This article is actually from 2014, but it touched a nerve that has been raw since I was a student in the 1970s. The author is talking about the issue of students asking "Why do we need to learn this anyway" and after setting up the problem, he drops this:
The best solution to this problem is to make every lesson relevant to each student. However, given the impossibility of achieving that goal, I offer a few teaching tips that can mostly make that dreaded question about relevance a thing of the past.
And to make matters worse, the link to this article called it "Three Ways To Make Your Lessons Relevant."
No. No no no no no, and also, no.
The instant you decide you want to "make" your lesson relevant, you've lost, because you have admitted that the lesson is not actually relevant. After all, you don't look at the ocean and say, "We'll have to find a way to make that wet." If your spousal unit says, "I'm looking for ways to make myself like you," that is not a good sign.
Your lesson should BE relevant, and you should know why it is relevant. And if your students ask why it's worth their time, you should be able to answer that question.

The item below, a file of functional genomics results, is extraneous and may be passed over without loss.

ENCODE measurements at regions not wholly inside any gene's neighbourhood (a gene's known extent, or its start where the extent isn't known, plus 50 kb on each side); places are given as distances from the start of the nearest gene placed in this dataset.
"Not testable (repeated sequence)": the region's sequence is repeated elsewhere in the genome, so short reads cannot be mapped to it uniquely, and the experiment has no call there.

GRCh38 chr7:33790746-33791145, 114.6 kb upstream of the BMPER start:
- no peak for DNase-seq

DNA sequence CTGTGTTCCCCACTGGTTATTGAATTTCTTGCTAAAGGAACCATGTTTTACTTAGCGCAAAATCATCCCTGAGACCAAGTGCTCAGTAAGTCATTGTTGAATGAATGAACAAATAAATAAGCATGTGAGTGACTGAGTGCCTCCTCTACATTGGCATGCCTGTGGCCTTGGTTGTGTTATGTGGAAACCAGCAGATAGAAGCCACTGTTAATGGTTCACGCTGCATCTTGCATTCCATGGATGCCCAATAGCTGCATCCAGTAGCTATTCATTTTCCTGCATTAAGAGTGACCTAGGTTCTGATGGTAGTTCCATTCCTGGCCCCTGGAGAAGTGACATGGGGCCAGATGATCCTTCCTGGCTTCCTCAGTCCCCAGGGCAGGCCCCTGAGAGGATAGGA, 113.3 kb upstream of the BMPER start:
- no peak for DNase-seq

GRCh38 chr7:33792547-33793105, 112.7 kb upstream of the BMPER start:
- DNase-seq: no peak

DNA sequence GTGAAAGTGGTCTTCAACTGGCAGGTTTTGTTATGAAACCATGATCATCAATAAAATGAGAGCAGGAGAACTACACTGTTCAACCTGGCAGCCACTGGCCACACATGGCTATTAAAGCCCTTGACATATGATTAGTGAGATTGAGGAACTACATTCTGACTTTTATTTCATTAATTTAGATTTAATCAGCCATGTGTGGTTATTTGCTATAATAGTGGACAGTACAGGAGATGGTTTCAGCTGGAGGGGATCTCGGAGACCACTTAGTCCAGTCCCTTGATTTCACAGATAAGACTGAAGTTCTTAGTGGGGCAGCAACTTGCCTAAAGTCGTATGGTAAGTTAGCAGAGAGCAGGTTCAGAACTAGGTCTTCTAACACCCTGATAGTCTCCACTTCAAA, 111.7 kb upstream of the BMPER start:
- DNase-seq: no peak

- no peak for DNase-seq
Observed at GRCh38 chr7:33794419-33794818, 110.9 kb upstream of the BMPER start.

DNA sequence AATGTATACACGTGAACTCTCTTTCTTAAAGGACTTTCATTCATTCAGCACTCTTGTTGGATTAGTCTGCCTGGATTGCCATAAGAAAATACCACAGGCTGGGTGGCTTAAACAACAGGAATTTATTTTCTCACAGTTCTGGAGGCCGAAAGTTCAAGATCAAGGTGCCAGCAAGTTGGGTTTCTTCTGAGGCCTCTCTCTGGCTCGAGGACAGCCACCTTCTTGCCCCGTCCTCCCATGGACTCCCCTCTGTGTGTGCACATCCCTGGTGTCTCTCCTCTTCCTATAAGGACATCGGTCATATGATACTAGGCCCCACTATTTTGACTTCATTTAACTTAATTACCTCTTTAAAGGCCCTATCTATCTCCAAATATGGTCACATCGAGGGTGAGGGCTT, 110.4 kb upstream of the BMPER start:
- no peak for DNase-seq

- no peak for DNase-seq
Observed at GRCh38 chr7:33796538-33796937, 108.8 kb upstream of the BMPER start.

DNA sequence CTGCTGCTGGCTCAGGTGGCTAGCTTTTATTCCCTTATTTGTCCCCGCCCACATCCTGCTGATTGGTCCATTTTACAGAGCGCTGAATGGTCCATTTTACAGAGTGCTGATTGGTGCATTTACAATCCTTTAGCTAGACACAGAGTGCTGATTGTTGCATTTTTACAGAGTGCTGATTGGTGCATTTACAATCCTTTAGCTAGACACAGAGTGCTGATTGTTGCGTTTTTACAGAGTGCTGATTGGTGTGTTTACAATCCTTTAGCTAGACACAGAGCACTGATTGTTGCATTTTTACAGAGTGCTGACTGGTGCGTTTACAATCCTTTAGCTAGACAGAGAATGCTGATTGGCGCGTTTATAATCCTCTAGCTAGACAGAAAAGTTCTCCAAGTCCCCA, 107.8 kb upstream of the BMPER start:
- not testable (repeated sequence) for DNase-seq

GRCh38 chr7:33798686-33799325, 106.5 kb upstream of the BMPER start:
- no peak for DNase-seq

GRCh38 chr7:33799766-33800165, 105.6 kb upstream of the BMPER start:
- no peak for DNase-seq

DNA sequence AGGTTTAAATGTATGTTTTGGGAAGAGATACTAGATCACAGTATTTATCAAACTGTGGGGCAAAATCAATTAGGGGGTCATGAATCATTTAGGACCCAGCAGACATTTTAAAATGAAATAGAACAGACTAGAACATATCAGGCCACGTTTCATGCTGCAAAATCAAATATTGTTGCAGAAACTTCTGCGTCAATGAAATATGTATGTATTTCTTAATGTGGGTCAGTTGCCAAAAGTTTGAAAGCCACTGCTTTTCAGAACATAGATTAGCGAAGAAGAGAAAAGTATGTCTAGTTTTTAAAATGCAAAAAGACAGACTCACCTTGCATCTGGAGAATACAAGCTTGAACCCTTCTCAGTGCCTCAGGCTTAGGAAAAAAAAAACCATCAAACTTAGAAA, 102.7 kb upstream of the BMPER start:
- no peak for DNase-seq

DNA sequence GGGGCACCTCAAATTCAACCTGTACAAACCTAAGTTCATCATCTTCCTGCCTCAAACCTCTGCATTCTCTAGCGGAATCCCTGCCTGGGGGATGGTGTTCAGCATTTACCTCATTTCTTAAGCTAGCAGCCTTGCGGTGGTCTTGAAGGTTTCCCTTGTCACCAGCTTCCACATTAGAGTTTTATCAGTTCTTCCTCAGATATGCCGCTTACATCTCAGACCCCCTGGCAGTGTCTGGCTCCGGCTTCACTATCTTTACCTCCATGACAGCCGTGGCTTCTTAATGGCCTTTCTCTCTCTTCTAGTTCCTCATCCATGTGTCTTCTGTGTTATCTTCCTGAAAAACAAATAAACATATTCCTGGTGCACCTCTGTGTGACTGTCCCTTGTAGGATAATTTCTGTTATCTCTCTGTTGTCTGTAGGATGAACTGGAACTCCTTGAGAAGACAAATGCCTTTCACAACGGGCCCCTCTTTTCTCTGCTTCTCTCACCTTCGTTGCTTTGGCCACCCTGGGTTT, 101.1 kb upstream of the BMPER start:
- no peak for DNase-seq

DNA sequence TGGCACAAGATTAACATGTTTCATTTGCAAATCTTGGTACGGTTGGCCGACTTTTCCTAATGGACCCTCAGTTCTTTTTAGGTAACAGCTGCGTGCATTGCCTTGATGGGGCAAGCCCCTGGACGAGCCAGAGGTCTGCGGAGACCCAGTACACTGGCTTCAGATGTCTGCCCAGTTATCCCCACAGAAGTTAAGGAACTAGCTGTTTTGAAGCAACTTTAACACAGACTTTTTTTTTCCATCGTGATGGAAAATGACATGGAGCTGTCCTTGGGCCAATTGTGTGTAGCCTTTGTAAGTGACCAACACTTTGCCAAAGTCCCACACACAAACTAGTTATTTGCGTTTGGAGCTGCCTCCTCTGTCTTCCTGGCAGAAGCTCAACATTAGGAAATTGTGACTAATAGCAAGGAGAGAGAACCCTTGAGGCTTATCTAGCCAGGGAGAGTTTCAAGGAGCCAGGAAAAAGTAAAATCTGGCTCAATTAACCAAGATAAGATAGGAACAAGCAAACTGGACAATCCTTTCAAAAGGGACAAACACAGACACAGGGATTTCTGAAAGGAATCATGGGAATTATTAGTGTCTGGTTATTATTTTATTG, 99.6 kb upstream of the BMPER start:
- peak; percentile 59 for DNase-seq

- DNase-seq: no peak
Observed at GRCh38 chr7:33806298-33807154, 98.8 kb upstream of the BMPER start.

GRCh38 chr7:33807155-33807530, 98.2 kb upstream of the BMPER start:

Put another way-- if you don't have a good reason for teaching the lesson, then why are you teaching the lesson? Note: "Because we always have" and "Because that's just one of those things teachers do" are not good answers. "Because I've been told I have to," is not much better, but in the current day and age, it is sometimes the honest answer.
So any time you find yourself trying to think of a way to make a lesson relevant, take a step back and instead ask yourself why you are teaching that lesson at all. As teachers, we have been given stewardship over a sizeable chunk of our students' lives. The most fundamental responsibility we have is to avoid wasting any of that precious time.